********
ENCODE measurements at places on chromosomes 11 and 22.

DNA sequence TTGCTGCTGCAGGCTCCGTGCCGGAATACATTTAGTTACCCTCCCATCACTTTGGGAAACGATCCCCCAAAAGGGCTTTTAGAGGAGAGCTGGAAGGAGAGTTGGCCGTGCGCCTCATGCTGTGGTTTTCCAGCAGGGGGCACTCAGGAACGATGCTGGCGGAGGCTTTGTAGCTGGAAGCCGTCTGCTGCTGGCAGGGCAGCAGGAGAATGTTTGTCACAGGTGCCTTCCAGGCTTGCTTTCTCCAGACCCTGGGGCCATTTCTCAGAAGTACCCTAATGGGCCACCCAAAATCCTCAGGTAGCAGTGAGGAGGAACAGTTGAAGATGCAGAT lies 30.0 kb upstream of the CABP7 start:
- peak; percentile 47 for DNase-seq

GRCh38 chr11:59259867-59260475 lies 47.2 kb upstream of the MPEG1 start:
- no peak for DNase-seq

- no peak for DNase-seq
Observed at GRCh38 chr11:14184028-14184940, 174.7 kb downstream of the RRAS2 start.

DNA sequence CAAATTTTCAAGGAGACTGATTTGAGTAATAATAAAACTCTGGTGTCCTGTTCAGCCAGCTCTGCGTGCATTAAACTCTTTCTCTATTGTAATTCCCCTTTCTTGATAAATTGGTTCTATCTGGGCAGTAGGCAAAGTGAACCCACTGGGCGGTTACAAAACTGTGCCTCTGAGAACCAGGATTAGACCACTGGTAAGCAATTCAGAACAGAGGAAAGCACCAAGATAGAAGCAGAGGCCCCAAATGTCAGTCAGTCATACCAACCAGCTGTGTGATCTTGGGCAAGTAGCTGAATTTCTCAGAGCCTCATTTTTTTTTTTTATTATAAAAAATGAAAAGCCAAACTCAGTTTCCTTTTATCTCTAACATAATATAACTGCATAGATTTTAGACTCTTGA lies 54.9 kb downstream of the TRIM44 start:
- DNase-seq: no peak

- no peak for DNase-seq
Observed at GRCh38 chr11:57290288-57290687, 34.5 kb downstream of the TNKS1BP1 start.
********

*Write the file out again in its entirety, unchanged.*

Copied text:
ENCODE measurements at places on chromosomes 11 and 22.

DNA sequence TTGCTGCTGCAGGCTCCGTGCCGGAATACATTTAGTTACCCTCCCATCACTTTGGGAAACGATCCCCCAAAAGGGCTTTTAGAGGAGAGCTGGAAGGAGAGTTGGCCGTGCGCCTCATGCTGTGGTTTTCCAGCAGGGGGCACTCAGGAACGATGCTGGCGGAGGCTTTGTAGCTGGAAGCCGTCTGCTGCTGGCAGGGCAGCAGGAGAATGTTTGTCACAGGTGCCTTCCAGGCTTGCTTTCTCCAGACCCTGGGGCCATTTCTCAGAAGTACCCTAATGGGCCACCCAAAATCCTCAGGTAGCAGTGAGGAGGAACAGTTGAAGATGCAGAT lies 30.0 kb upstream of the CABP7 start:
- peak; percentile 47 for DNase-seq

GRCh38 chr11:59259867-59260475 lies 47.2 kb upstream of the MPEG1 start:
- no peak for DNase-seq

- no peak for DNase-seq
Observed at GRCh38 chr11:14184028-14184940, 174.7 kb downstream of the RRAS2 start.

DNA sequence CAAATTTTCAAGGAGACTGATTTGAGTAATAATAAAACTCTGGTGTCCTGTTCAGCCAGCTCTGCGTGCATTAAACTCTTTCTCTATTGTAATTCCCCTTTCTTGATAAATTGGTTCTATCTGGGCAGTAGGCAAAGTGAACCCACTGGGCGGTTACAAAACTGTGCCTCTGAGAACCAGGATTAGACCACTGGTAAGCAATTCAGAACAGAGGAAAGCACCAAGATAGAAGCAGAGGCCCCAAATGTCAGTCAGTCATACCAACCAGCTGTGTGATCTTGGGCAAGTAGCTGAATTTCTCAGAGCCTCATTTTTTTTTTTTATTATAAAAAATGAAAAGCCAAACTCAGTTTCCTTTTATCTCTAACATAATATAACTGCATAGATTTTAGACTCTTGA lies 54.9 kb downstream of the TRIM44 start:
- DNase-seq: no peak

- no peak for DNase-seq
Observed at GRCh38 chr11:57290288-57290687, 34.5 kb downstream of the TNKS1BP1 start.